A Global Partnership: NYU’s GIFTED Program Helps Girls in Rural Ghana Stay in School

Ghanaian educators reported that girls are staying in school as a result of extra curricular programs they have created under the guidance of NYU’s Ghanian Institute for the Future of Teaching and Education Women’s Fellowship Program (GIFTED). Schools are enrolling more girls and keeping them engaged through special offerings that are designed to to harness their creativity and help them acquire skills in math, business, design, writing, and marketing.

At a symposium in Kimmel Hall on June 6th, the first cohort of GIFTED fellows, a group of twelve women who received professional development from NYU to implement projects, presented their findings.

In Ghanian schools, girls were offered the chance to join an after school club in dance, graphic design and batik, beading and jewelry design, math skills, or creative writing.  Each club had a motto which imparted a feeling of community among its members.

GIFTED fellows reported that the Amazing Girls’ Club for math helped students “gain confidence and interest in solving mathematical problems and understand that with determination and support they can do better in their academic work.”  The club was created to help junior high school girls prepare for high school entrance exams.

The Girls of Difference Club used cultural dance to stimulate enrollment for girls who typically stayed home to care for younger siblings. Enrollment in the school increased from 54 to 123 girls during the project period and initial research shows a significant improvement in the girls’ academic self-perception and self-efficacy as a result of club participation.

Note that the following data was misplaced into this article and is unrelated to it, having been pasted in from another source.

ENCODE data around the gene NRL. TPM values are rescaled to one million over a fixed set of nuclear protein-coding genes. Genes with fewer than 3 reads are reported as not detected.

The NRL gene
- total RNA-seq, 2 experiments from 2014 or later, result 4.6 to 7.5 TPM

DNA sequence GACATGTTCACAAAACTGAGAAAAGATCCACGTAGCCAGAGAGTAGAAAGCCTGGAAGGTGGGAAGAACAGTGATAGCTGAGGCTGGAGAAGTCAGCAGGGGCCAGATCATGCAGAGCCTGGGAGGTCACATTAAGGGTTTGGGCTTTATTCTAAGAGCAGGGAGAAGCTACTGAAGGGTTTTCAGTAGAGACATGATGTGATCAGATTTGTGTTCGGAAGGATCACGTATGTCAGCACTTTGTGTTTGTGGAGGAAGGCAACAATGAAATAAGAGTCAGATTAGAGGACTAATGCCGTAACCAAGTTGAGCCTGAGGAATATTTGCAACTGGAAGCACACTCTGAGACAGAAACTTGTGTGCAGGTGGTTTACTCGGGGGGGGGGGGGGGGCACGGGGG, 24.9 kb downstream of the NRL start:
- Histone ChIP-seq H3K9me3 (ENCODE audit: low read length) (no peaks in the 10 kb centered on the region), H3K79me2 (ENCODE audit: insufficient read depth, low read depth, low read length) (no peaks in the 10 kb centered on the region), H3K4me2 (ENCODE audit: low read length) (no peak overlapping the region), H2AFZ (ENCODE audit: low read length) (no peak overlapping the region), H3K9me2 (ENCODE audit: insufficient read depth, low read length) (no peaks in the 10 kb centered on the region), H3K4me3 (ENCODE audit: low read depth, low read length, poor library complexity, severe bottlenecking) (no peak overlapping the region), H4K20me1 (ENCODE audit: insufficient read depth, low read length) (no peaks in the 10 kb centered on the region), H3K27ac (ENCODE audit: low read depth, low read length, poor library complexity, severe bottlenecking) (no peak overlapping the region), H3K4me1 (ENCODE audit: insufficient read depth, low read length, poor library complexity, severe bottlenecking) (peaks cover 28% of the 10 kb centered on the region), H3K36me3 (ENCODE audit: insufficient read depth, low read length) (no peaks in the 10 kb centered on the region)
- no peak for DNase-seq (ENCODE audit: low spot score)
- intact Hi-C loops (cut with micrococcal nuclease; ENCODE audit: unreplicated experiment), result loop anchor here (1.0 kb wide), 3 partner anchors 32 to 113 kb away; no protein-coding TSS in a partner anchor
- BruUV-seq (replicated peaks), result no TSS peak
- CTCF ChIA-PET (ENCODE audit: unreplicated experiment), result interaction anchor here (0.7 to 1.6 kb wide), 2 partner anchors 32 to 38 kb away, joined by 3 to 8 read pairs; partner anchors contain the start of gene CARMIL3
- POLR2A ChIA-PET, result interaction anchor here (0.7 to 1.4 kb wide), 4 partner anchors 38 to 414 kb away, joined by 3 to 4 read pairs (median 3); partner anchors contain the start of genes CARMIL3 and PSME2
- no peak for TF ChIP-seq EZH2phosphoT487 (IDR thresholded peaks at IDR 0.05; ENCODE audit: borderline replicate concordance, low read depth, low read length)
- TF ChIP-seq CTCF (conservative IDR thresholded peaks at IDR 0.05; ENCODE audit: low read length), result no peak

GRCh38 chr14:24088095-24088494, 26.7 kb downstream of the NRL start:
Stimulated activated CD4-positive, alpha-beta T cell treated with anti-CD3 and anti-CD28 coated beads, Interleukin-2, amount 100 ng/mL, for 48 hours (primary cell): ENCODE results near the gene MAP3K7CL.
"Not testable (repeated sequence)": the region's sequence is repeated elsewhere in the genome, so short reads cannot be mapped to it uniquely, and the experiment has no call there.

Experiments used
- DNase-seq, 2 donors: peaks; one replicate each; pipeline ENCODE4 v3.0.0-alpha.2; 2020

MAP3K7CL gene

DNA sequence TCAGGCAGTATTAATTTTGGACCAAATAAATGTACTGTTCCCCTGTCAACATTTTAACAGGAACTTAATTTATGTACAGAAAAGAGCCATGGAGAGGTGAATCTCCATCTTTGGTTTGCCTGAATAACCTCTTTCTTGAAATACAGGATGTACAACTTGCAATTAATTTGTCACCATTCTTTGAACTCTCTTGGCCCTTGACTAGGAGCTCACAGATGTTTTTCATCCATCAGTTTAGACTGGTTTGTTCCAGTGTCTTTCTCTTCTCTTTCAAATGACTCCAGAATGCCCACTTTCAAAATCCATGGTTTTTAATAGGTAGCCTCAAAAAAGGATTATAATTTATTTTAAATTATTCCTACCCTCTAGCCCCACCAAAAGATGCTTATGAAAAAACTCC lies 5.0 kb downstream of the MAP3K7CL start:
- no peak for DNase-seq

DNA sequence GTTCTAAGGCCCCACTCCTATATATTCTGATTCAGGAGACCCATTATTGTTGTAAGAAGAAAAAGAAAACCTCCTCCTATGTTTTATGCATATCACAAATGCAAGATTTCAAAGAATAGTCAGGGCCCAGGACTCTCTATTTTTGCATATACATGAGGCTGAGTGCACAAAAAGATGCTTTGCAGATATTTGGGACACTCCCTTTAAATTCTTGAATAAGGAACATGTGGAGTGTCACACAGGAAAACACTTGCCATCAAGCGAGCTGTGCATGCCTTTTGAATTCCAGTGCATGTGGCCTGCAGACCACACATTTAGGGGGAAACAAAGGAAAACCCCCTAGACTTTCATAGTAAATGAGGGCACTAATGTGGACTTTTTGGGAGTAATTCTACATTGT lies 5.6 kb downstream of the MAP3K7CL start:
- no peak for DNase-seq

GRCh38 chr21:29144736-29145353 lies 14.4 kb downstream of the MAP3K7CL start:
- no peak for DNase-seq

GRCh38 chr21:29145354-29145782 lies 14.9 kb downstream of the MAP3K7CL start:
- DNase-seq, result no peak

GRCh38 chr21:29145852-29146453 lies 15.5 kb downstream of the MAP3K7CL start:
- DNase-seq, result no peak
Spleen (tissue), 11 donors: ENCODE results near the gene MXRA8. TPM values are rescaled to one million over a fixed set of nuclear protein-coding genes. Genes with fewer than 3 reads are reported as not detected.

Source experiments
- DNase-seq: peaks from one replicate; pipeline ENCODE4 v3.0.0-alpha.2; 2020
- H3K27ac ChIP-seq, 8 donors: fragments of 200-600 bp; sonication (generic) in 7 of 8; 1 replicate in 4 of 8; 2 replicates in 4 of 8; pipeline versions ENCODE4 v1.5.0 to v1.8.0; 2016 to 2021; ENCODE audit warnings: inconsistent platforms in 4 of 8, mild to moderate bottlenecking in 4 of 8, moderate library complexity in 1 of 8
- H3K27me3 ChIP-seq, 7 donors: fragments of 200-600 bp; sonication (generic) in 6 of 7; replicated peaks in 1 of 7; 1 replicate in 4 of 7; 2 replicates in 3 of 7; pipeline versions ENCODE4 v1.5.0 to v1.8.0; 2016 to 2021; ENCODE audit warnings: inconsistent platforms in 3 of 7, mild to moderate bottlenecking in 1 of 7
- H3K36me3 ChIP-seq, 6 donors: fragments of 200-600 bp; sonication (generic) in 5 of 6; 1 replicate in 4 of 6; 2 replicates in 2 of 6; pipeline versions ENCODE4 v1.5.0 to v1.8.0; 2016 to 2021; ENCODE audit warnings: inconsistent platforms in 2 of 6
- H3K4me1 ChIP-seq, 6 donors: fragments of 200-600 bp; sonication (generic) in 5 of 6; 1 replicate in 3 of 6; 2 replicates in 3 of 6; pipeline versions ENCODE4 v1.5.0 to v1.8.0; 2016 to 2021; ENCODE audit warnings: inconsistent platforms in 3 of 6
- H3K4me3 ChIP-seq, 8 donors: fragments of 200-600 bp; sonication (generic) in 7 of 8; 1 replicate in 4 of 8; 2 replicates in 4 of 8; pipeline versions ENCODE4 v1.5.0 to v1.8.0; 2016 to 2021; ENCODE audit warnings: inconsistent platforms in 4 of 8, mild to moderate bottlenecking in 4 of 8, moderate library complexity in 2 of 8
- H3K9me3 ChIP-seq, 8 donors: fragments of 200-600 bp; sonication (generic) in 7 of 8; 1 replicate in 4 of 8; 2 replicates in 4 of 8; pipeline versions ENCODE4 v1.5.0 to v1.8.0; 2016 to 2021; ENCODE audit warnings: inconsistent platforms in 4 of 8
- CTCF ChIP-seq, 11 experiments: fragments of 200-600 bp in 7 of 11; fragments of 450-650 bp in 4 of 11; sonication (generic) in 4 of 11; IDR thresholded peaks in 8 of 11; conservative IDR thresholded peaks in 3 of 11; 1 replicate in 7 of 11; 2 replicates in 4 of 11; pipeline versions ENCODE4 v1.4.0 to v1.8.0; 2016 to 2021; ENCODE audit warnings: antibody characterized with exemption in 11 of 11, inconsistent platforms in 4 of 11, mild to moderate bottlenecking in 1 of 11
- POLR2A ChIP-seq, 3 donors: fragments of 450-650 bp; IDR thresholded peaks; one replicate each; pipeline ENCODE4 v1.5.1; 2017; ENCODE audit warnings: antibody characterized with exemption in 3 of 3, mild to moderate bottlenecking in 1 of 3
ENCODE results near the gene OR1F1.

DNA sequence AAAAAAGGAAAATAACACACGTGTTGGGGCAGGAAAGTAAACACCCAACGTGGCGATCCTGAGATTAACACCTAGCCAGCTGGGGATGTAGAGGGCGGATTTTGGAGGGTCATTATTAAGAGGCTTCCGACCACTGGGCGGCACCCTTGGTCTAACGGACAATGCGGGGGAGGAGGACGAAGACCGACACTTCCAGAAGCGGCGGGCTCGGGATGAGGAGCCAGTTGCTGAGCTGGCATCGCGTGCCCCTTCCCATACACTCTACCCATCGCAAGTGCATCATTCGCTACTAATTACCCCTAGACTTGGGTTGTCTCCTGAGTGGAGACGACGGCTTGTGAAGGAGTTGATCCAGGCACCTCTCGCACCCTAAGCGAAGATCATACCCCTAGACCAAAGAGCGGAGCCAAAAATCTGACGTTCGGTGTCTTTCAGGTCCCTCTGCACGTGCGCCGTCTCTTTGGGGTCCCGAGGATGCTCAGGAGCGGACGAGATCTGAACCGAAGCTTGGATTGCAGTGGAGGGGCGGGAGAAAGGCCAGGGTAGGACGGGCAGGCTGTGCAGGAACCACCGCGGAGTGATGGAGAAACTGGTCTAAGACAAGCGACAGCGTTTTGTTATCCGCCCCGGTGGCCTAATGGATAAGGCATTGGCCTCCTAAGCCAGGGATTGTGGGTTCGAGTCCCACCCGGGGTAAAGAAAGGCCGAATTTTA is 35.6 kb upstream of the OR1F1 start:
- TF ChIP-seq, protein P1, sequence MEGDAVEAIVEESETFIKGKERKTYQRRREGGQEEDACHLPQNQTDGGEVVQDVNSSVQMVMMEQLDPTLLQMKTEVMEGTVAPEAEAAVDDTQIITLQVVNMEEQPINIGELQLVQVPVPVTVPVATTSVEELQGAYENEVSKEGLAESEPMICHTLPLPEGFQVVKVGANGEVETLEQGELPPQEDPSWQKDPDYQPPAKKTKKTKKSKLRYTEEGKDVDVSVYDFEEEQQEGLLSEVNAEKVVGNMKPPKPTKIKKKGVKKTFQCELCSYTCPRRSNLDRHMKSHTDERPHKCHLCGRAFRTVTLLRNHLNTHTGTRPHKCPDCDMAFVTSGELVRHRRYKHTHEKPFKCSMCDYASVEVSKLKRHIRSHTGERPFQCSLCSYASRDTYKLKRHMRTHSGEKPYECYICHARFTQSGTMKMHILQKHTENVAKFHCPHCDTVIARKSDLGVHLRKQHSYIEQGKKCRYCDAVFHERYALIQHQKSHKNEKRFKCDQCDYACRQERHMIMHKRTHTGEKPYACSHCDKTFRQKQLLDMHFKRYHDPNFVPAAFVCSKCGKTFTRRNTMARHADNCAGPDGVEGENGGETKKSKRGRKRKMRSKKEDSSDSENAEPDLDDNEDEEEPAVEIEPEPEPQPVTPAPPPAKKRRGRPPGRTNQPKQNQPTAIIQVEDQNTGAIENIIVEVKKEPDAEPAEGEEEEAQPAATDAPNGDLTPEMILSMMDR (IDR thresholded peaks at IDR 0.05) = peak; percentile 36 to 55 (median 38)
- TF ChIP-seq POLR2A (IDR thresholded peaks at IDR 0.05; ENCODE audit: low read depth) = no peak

Girls gained entrepreneurial experience in the Art for Life Club, where they learned how to produce beads, design jewelry, and market and sell their creations. The income generated for their work has been used to cover the cost of school supplies and their basic hygiene needs.

The symposium ended with a reception and display of jewelry and batik shirts made by the girls in Ghana.  The GIFTED fellows spent their week in New York attending workshops, meeting with faculty and UN representatives, visiting the public schools, and touring the city.

GIFTED is directed by Kristie Patten Koenig, chair and associate professor in Steinhardt’s Department of Occupational Therapy, and Rose Vukovic,  an associate professor of special education in the Department of Teaching and Learning.  The program is funded by Banco Santander and is a collaboration between NYU, the Ghanaian Ministry of Education, the University of Education at Winneba, and Fundación Mujeres por África.

(Photos:  Ghanian leaders shared findings at a special symposium; batik fabric and thank you cards from Ghanian girls; a presentation.  Credit:  Debra Weinstein)